Whoever it was who animated this sequence appears to have inserted two animator cameos into it: Someone wearing Yasuo Otsuka's trademark driver cap steps off the train before Zenigata (I think it's tradition to have a Yasuo Otsuka reference in each film), and director Osamu Dezaki himself passes behind disguised Lupin as he's gesticulating. That's something I miss about the old days. Animators had more freedom to insert little jokes here and there into their sequences. Many anime nowadays are so straightlaced that they have no tolerance for this kind of playfulness. Animators used to play around and have fun drawing bystanders when they were given a crowd scene. Nowadays the faces in crowds are boring because they're so professionally lacking in idiosyncrasy.

Friday, November 11, 2011

05:39:00 pm , 1086 words, 2880 views     Categories: Animation, OVA, Masaaki Yuasa, Short

Masaaki Yuasa's The Squash Seller

Mind Game (2004) may be considered Masaaki Yuasa's debut as a feature film director, but in fact he had directed various short featurettes prior to that. Indeed, his first director credit came 12 years earlier in 1992 with a short film in an obscure little 6-volume direct-to-video series called Anime Rakugokan. Rakugo is a traditional Japanese live storytelling/comedy entertainment. Each volume in this series features a performance by a famous rakugo practitioner set to animation.

Back then Yuasa was at a studio called Ajia-do. Yuasa had joined the studio because it was run by two of his idols in animation - Tsutomu Shibayama and Osamu Kobayashi, who had been the figures behind some of the series that most influenced Yuasa over the years, namely the 1970s shows produced by Tokyo Movie with animation from A Production like Dokonjo Gaeru and Tensai Bakabon.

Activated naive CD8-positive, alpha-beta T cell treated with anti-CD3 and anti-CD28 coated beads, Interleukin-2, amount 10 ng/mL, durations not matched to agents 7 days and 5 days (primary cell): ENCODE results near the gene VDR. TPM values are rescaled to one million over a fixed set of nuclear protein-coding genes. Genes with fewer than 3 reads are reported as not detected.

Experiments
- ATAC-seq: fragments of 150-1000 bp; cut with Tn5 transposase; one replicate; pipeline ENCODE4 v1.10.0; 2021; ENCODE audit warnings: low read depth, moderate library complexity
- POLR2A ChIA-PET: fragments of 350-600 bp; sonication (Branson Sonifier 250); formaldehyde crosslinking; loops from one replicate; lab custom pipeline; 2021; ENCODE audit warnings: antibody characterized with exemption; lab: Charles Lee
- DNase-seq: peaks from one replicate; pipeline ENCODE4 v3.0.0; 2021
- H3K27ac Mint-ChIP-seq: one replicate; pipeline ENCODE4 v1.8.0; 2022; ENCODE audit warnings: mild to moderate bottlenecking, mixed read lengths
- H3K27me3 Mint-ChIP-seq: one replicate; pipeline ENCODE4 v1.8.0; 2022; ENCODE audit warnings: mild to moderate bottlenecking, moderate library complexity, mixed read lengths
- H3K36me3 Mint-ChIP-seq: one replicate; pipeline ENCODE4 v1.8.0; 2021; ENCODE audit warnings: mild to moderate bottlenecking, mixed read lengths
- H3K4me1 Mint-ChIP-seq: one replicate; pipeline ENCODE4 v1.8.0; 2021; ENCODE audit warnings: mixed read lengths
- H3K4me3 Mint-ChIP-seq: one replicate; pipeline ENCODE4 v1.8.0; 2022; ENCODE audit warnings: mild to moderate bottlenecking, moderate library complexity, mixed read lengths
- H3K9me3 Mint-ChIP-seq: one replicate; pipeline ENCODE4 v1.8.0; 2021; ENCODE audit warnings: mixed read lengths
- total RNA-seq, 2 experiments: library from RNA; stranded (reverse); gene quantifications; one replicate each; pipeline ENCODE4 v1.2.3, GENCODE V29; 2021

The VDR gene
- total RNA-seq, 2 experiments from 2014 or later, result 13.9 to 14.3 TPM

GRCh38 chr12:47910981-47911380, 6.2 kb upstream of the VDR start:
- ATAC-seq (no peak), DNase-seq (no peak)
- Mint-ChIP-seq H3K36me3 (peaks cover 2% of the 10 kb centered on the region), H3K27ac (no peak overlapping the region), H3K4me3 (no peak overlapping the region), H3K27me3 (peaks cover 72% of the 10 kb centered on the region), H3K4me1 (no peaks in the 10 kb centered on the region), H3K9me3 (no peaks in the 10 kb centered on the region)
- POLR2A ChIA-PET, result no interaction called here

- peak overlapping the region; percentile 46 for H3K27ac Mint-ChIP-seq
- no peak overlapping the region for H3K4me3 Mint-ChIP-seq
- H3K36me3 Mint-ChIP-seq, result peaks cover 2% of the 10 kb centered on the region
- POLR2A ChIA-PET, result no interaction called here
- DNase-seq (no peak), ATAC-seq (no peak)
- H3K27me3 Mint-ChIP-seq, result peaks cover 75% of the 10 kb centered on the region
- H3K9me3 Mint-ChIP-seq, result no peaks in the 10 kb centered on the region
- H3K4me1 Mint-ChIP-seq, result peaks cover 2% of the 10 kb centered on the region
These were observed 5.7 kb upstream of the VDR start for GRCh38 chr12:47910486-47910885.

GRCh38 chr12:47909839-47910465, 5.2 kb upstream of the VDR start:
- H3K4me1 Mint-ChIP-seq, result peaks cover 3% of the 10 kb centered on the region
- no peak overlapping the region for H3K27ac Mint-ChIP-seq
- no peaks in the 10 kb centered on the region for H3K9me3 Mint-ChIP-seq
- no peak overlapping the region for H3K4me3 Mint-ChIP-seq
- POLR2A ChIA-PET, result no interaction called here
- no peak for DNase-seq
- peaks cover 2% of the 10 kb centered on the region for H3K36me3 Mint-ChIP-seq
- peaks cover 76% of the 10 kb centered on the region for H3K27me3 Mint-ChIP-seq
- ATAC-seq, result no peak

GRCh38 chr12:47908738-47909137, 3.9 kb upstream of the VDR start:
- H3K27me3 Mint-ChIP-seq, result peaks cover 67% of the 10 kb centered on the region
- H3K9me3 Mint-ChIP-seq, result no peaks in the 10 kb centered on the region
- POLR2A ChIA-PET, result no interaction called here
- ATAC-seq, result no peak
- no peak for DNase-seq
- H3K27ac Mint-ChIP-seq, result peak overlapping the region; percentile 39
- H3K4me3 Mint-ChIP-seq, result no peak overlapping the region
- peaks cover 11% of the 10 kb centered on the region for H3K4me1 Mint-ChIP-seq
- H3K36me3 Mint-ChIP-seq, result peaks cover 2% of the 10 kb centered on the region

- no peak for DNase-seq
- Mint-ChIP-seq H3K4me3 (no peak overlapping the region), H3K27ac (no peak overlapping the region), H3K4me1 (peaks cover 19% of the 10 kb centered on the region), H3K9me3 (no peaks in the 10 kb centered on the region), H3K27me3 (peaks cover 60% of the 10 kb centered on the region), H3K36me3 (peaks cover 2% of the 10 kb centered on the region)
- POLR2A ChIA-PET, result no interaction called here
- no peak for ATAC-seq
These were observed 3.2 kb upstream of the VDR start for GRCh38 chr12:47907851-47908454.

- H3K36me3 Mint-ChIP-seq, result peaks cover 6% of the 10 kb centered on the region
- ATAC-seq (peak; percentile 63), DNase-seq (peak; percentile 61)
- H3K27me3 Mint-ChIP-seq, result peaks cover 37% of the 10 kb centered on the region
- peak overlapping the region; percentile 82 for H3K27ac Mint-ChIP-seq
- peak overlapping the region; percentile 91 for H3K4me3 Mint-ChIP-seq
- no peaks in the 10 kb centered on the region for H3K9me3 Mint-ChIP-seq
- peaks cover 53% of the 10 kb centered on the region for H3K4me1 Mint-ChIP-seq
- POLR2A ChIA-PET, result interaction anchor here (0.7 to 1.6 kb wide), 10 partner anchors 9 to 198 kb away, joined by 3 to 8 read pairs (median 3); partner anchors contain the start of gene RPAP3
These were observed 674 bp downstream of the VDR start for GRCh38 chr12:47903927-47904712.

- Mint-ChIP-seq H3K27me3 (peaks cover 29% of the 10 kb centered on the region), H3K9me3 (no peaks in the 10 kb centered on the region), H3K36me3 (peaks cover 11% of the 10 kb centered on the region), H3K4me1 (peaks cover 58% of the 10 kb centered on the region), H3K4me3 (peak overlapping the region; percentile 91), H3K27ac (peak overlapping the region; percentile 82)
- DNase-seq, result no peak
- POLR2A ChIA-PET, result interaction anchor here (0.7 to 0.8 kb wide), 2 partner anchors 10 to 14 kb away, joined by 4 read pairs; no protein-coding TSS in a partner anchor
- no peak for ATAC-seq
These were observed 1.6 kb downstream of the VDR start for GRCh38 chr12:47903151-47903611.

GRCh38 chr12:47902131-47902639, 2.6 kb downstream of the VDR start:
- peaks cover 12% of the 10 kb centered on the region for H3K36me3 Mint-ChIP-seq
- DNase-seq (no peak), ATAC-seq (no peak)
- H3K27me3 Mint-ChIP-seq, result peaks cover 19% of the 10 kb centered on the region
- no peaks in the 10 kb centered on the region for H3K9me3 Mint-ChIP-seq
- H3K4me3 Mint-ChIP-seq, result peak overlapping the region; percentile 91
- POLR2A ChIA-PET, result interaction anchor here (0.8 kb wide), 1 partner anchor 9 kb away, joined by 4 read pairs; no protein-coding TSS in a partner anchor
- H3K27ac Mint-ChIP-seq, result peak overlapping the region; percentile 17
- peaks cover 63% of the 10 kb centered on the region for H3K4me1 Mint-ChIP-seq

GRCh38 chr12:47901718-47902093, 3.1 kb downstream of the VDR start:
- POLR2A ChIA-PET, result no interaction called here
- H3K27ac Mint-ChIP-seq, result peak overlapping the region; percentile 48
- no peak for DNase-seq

Yuasa directed the third volume of Anime Rakugokan in a style that was an intentional homage to the style of the masters who had influenced him. As a result, the film isn't immediately recognizable as Yuasa. It feels more A Pro than anything else he's since done. But the genius of the character design and animation are something only Yuasa could have created.

The video is currently up on Youtube. (search for かぼちゃ屋) Watch it while you can. Unfortunately it doesn't have subs so you won't be able to get the humor if you don't understand Japanese, but the fact is that every second of this film is a delight to watch just for the character animation, so it's well worth watching anyway.

I'd personally been looking for this film for years, and I just got the chance to see it today for the first time, and I was excited to discover how great a film it is. I've never seen this kind of character animation from Yuasa, but it's amazing. The character designs are great, and the way they're animated is constantly interesting. There isn't a single shot that I don't love in this film.

The character drawings in particular are really out there, but they work. The floating eyebrows on the squash seller are really something. I adore the way the hands are drawn with these big blocky forms. The hands are very emotive in this film. The faces are so supple and squishy. There's some new fun expression in almost every shot. There's even a tinge of caricature in the old man who hires the squash seller that reminds me of the great Japanese caricaturist Shoji Yamafuji. And the animation has a sense of split-second timing that's unique to Yuasa. The guy with the five o'clock shadow the squash seller pisses off in the street is the most obvious throwback to the A Pro style. He looks like he could have come straight out of Dokonjo Gaeru.

I even love the very flat, simple layouts of the film. The characters are right up there in your face, filling the screen in every shot. There's no pretense of realism or perspective or other mimetic fakery. It's a proudly cartoony film. At the same time, despite the simple layouts, more effort is put into the animation than many shows nowadays that consist mostly of close-ups of characters. Every character drawing is full of life and vitality. No two drawings of the characters are the same.